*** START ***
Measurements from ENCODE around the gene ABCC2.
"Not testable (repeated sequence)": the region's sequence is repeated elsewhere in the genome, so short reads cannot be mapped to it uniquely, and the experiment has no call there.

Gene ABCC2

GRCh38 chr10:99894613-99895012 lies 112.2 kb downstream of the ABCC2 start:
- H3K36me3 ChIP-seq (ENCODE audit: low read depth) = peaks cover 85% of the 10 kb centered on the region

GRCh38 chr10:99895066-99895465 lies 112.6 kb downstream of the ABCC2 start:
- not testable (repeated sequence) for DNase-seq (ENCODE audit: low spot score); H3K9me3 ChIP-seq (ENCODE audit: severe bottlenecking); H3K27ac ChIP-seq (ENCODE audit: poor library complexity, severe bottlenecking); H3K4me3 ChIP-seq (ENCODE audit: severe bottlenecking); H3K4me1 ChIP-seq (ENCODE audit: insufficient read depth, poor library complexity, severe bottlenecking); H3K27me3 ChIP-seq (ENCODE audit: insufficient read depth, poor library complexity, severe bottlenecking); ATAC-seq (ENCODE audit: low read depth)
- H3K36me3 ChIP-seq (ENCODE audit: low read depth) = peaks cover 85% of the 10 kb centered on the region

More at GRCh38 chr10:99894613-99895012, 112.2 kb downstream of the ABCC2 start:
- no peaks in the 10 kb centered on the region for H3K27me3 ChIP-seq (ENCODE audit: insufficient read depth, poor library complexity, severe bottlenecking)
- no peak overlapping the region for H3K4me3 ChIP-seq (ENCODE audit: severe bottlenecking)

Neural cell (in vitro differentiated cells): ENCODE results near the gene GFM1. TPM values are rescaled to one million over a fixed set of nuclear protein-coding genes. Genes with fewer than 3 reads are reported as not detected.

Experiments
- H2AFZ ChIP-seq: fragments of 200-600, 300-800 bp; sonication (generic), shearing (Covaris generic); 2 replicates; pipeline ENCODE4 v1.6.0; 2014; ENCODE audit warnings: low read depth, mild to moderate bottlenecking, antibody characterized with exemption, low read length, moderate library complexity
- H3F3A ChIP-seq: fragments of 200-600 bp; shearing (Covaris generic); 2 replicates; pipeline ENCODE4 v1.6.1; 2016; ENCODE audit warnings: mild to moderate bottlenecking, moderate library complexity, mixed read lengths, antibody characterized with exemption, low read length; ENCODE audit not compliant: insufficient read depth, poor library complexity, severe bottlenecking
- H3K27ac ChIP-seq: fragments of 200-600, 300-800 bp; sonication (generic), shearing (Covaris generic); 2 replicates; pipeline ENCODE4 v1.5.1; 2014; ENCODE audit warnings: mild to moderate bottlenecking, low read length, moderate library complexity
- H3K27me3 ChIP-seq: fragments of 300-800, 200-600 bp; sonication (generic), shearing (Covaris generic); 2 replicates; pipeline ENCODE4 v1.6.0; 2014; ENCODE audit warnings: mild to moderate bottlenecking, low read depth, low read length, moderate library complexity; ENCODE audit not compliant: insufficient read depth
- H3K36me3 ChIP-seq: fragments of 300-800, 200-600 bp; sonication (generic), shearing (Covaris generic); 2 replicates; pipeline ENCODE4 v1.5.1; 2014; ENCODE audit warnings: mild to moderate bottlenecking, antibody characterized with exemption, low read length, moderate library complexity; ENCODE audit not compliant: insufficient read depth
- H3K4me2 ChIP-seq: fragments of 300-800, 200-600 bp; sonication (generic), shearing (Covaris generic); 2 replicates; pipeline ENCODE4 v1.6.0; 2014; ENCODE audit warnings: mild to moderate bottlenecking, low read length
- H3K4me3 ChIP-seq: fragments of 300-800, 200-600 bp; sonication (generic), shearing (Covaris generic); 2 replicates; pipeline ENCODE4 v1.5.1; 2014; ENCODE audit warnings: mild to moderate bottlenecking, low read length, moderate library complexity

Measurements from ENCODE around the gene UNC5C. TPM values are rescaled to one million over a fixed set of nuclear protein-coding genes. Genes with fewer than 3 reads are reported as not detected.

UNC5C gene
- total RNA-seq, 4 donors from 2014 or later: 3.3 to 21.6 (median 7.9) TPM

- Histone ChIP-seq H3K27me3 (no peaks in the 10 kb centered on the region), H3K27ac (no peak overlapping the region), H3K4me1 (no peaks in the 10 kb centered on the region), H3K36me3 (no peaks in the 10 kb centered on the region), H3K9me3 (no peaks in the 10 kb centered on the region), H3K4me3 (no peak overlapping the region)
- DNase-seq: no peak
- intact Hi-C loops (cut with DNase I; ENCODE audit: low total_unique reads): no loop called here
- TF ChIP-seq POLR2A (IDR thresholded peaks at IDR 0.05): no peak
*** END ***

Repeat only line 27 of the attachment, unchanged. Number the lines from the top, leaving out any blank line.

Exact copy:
- TF ChIP-seq POLR2A (IDR thresholded peaks at IDR 0.05): no peak